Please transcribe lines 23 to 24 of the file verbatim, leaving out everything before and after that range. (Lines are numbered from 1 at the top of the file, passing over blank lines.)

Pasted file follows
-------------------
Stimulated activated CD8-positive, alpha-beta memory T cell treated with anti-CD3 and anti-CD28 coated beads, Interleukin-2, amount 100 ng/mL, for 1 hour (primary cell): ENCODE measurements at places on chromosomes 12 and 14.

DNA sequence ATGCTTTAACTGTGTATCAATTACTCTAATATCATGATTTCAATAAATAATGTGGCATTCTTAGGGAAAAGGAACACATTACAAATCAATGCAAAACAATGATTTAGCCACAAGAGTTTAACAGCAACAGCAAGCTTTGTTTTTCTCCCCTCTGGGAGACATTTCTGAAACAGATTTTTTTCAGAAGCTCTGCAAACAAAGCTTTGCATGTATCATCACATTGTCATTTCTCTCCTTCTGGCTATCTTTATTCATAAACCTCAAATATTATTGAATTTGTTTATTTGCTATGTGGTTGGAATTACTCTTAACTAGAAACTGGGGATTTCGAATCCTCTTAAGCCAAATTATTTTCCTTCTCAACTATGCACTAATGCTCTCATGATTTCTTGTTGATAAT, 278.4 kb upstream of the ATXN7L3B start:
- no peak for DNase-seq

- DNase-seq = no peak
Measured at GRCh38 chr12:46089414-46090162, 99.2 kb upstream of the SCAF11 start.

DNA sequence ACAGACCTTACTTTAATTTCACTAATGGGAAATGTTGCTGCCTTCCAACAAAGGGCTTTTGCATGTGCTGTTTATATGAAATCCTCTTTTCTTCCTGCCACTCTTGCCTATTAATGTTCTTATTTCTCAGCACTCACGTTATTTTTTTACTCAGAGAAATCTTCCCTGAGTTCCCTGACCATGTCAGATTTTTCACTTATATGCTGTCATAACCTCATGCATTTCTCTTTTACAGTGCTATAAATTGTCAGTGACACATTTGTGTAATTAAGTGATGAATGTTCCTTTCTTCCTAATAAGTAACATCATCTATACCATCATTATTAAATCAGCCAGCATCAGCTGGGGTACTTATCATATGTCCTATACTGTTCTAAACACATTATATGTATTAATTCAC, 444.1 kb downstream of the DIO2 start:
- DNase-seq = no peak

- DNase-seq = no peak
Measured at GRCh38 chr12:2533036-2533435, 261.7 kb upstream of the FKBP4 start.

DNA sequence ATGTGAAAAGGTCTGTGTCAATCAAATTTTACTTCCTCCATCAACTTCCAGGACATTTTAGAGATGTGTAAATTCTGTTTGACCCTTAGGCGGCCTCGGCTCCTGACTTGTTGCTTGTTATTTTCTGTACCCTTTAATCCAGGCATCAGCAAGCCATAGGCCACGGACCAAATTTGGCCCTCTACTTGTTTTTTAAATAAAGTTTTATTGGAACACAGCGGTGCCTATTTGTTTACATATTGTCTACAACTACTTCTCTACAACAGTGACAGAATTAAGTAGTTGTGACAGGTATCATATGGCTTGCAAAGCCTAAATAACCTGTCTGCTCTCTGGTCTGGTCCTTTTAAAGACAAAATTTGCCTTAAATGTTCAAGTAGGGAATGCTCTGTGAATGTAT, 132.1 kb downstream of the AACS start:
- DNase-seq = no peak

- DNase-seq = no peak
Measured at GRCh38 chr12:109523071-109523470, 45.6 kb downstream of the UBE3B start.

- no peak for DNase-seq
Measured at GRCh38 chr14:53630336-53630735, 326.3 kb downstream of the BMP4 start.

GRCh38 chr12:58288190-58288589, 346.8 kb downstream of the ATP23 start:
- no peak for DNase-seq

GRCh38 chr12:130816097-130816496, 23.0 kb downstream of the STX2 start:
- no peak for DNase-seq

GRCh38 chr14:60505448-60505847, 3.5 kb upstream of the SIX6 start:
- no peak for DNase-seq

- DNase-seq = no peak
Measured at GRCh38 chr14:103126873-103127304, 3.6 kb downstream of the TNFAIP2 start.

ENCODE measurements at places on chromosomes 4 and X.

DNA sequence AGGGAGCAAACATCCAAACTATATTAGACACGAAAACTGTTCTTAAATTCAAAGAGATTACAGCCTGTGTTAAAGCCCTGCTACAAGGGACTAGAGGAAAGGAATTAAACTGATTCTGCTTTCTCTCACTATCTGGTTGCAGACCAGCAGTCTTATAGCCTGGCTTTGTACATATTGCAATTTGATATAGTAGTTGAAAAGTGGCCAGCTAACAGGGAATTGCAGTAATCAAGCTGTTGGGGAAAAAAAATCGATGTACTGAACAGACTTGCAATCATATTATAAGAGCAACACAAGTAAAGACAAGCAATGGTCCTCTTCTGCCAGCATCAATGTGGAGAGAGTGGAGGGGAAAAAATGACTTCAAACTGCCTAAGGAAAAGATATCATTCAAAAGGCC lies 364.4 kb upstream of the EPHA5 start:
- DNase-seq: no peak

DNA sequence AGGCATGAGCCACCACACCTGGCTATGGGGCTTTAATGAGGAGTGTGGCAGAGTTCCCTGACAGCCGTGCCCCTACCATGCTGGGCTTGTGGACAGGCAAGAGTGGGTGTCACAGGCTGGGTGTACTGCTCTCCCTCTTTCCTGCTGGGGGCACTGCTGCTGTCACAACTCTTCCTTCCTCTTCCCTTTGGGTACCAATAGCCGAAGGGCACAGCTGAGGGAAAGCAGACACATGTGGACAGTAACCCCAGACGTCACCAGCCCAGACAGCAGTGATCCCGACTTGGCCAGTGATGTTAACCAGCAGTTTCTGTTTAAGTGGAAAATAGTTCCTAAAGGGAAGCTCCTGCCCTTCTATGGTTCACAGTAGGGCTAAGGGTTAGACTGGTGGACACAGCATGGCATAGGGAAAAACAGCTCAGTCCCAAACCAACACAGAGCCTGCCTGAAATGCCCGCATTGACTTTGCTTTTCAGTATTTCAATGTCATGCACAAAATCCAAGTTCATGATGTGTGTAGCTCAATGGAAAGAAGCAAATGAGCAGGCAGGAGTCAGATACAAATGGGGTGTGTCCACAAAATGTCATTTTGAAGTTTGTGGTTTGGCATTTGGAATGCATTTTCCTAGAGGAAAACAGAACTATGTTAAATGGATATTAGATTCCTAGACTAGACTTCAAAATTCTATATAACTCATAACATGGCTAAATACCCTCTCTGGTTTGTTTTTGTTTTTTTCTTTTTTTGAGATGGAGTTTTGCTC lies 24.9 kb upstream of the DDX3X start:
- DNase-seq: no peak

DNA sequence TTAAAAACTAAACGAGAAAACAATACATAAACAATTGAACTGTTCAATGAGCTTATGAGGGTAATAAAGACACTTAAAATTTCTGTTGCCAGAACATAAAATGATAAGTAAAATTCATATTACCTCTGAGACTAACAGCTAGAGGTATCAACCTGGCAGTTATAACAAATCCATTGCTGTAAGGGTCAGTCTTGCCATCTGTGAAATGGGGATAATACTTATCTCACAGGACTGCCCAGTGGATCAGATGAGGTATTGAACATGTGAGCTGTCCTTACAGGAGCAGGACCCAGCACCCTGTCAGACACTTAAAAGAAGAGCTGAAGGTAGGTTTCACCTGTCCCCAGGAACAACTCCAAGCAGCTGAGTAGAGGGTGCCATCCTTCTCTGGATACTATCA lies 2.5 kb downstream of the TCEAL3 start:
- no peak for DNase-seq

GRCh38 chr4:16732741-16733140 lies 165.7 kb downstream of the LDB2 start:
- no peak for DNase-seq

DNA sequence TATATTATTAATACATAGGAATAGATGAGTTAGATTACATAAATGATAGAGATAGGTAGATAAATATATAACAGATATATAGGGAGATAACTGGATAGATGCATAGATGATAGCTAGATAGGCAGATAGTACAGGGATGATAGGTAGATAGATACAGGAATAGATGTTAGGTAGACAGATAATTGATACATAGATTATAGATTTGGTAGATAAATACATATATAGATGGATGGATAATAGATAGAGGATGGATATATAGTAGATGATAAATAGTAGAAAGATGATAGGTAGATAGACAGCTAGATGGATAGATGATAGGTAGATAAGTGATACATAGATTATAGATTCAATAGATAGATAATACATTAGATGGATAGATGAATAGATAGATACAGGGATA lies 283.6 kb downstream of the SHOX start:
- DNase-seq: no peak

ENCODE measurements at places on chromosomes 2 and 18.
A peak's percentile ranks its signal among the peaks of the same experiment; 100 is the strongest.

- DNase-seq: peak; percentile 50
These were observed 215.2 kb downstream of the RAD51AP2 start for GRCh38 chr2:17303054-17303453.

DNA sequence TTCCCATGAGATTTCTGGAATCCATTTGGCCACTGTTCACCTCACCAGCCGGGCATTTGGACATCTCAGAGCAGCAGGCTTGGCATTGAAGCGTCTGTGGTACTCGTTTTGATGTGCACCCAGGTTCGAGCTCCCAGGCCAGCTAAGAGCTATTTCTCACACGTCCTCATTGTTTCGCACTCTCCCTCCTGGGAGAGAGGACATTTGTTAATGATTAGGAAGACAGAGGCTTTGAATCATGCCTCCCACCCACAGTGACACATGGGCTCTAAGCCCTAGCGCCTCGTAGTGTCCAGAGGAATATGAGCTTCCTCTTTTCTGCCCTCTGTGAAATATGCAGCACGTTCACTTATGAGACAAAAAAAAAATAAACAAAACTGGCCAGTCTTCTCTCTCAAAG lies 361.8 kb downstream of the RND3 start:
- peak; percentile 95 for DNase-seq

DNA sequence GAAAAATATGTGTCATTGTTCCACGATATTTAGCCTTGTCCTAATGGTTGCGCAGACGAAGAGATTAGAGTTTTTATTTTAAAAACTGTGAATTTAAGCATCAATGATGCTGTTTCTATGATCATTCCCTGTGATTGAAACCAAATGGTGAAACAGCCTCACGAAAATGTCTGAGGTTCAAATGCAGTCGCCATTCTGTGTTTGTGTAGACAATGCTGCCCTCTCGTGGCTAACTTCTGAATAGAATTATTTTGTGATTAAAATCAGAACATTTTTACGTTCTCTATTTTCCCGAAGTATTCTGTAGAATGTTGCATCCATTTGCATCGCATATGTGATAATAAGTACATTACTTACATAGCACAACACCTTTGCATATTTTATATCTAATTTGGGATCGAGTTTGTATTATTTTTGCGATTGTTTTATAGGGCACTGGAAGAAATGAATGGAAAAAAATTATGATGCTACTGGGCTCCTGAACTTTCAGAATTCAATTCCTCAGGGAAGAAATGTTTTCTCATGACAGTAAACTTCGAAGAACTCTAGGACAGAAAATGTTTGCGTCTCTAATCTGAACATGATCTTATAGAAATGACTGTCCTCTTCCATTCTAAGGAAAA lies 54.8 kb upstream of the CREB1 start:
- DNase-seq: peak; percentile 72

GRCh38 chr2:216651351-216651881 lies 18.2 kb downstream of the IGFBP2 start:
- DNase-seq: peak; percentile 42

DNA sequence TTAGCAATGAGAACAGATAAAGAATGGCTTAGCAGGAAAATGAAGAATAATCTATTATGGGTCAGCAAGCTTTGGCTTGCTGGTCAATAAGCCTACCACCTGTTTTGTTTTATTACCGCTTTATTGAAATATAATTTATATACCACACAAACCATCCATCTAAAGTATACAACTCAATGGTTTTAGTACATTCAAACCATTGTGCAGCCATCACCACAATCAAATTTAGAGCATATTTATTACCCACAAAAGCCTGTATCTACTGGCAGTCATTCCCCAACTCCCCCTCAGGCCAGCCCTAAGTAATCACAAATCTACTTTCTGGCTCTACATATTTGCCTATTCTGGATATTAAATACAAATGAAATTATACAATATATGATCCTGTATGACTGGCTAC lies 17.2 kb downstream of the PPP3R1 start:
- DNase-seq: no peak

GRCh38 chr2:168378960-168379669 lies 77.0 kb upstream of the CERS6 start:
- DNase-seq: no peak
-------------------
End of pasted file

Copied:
Measured at GRCh38 chr14:103126873-103127304, 3.6 kb downstream of the TNFAIP2 start.

ENCODE measurements at places on chromosomes 4 and X.